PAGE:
Every time you go on a long trip, it's always great to come back home. That's how it is with my return to Linux Magazine. After two long years, I'm back in the business of writing a column, and I'm as happy as a clam. I'm clearing off my old dusty desk, restocking its drawers with Penguin Mints and Instant Ramen, and firing up every piece of computer hardware that can run Linux that I can get my hands on.
Every time you go on a long trip, it’s always great to come back home. That’s how it is with my return to Linux Magazine. After two long years, I’m back in the business of writing a column, and I’m as happy as a clam. I’m clearing off my old dusty desk, restocking its drawers with Penguin Mints and Instant Ramen, and firing up every piece of computer hardware that can run Linux that I can get my hands on.
What’s that you say? Hardware? Weren’t you the “Desktop” columnist, you know, the dude who wrote about stuff like the “Tao of Ximian” and the “Zen of KDE?” Didn’t you write insipid crap like “How to Love Your Office Suite” and how to “Dress Up Your Desktop with a Seasonal Flair”? Yup, that was me. But now I’m getting back to my roots, coming out of the closet as a die-hard hardware freak. We’re loud, we’re proud — so get used to it.
Nothing turns me on more than the soft whir of cooling fans, the blinking of LEDs, or the high-pitched whine of a 10,000 RPM Ultra 320 SCSI drive initializing on power-up. I want everything in my house to be hooked up to my IP-based KVM switch. I have enough computer case carcasses in my basement to start my own public landfill. I get chills when I see 21-inch LCD monitors with digital inputs at Best Buy, I drool at ever-increasing Gigahertz speed ratings, and I like big honking RISC processors that make mincemeat out of floating point math. My Tivo is hacked to the max, and I marvel at the latest embedded, low-power, Linux PDAs.
Performing Community Service
Speaking of Linux PDAs, that’s what I did during 2002 — I went to work for Sharp Electronics as their Linux Developer Community Liaison and Software Manager. For twelve months, I was up to my fat rear in the nuances of Japanese corporate politics (something I knew a lot about from my years at Canon during the 1990s), ARM processors, programmable ROMs, Linux device drivers, embedded Java Virtual Machines, ever-changing GCC compiler standards, and embedded Qt libraries. I also met a lot of developers at trade shows and discovered what the embedded Linux and Java developer community was all about.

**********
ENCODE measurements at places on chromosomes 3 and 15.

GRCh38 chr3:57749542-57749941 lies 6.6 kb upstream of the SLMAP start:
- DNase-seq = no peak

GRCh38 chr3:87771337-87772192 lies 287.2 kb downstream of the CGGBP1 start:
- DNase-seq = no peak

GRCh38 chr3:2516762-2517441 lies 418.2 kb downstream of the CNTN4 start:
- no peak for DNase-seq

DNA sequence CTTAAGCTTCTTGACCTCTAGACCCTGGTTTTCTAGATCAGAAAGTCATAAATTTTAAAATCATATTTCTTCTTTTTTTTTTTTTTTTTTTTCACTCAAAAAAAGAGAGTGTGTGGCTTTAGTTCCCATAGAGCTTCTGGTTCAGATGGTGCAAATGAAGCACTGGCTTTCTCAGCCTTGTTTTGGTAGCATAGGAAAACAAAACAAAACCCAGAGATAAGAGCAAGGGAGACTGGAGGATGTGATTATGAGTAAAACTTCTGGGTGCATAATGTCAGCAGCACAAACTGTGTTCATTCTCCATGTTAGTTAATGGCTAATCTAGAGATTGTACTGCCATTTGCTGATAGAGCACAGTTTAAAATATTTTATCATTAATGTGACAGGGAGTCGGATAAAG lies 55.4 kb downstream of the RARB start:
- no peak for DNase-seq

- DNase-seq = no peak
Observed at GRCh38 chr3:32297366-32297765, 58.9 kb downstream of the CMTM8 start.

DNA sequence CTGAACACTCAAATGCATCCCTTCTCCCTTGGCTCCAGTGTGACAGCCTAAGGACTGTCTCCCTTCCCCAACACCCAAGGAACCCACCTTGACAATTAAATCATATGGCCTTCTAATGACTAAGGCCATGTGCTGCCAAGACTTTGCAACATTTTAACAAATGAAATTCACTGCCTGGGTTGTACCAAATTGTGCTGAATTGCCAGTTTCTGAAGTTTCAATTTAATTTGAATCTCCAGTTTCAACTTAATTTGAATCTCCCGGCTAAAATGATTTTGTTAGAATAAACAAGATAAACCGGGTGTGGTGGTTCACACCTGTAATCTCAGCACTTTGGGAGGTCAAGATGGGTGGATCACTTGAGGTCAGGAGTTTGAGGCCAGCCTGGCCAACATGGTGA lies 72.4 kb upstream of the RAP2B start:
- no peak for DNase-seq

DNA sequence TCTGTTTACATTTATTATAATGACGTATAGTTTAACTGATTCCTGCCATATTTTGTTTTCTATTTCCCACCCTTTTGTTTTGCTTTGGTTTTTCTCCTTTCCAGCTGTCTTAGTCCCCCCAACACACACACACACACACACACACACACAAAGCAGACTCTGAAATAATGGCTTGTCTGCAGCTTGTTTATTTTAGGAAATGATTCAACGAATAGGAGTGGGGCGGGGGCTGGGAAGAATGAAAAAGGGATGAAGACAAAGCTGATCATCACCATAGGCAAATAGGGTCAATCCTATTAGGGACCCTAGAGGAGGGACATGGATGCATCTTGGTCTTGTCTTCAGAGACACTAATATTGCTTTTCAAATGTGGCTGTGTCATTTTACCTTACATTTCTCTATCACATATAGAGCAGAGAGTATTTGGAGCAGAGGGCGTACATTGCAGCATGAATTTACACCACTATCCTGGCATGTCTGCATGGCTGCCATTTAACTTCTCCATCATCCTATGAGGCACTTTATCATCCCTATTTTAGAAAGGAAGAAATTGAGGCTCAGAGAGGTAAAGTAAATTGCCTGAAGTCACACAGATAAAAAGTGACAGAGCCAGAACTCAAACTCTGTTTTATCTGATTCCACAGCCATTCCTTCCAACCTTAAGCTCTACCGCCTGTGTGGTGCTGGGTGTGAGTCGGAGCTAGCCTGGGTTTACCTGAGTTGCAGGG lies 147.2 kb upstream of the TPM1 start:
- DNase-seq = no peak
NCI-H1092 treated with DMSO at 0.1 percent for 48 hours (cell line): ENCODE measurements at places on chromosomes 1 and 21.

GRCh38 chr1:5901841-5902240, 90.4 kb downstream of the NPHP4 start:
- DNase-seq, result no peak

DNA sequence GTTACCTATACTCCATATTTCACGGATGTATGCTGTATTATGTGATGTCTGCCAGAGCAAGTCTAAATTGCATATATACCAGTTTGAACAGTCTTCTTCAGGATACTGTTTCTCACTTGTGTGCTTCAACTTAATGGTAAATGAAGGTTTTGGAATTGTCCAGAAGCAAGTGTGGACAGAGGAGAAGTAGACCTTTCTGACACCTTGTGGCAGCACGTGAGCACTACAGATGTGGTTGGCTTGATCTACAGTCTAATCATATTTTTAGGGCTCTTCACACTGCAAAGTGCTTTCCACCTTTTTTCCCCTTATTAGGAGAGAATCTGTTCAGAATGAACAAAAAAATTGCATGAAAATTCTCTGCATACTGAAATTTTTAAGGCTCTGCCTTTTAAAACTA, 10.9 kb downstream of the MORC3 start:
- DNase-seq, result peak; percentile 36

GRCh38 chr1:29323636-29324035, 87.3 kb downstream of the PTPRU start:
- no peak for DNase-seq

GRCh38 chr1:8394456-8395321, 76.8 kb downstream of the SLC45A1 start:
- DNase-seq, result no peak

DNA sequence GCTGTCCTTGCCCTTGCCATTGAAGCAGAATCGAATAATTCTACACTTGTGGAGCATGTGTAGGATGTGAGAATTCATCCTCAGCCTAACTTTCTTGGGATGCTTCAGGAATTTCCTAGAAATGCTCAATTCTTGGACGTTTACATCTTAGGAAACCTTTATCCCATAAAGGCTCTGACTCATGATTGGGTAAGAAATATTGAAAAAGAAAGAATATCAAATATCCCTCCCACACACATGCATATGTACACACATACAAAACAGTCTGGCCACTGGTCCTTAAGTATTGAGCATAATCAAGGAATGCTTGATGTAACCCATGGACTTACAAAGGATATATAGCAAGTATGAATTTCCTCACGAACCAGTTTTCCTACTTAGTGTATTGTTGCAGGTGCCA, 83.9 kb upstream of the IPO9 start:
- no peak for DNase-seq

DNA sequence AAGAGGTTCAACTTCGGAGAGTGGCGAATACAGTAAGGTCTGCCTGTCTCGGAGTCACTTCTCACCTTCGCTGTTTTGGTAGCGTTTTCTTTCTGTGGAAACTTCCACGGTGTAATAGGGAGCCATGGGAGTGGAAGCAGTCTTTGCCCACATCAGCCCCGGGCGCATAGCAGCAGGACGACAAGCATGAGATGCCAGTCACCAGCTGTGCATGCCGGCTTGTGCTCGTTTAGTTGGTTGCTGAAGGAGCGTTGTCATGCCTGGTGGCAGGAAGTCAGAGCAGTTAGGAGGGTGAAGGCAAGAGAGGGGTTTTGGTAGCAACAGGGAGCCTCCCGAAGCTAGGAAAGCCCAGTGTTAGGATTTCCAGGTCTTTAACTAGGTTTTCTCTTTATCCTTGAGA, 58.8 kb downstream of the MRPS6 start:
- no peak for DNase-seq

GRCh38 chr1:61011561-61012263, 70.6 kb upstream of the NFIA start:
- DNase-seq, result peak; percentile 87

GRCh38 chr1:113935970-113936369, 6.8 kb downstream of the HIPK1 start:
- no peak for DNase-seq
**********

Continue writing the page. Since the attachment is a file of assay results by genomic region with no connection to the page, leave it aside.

I learned that you really don’t want to buy the sandwiches at the Las Vegas Convention Center. I learned that after a hard day at work arguing with management over what proprietary source code needs to be released, you can always count on Chili’s to serve you overpriced frozen blue lemonade spiked with tequila and boneless chunks of chicken masqueraded as Buffalo Wings to drown your sorrows in. And I learned that bringing a new product to the market, building a developer community from scratch, and keeping them happy while satisfying the needs and wants of a multi-billion-dollar corporation with no experience in Linux and Open Source is tough. Really tough. Like next time, I think I’d prefer something a little less painful, like reconstructive root canal surgery without anesthesia. A pissed off software developer makes even rabid wolverines with PMS look as nonthreatening as Richard Simmons.
But most of all, after my experience with the Zaurus and getting to know the ins-and-outs of embedded systems development, I came to the realization that there’s a whole wide world of hardware that runs Linux, from the very small to the very, very big, and lots of stuff in-between.